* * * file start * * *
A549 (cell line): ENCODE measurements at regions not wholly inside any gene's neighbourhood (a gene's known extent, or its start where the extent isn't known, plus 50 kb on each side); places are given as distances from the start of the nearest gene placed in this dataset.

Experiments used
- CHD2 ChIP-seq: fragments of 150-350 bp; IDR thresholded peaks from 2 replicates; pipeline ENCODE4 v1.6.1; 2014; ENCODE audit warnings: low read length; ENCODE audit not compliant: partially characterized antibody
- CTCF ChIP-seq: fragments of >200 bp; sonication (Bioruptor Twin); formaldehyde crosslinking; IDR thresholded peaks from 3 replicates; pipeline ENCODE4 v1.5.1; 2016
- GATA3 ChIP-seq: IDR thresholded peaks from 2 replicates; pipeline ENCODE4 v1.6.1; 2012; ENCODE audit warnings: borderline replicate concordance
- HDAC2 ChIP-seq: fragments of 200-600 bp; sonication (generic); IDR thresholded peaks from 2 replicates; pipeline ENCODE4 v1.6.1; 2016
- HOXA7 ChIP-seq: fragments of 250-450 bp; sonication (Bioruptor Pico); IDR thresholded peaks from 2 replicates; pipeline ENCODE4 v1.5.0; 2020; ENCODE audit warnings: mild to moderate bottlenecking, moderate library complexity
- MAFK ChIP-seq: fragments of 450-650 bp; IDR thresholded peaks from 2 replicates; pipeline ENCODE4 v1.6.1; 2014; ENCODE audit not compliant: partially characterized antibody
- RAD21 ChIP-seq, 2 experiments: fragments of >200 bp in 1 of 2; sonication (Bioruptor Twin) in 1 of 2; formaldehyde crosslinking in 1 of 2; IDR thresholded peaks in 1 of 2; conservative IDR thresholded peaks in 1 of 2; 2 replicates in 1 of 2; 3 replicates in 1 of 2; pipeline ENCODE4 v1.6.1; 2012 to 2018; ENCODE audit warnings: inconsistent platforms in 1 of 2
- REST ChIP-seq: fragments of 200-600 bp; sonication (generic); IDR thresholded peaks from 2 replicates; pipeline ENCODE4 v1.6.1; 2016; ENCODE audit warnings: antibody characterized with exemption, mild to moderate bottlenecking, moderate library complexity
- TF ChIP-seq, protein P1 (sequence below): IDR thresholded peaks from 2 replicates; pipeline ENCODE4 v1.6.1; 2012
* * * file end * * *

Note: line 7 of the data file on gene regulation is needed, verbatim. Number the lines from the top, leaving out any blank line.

- HOXA7 ChIP-seq: fragments of 250-450 bp; sonication (Bioruptor Pico); IDR thresholded peaks from 2 replicates; pipeline ENCODE4 v1.5.0; 2020; ENCODE audit warnings: mild to moderate bottlenecking, moderate library complexity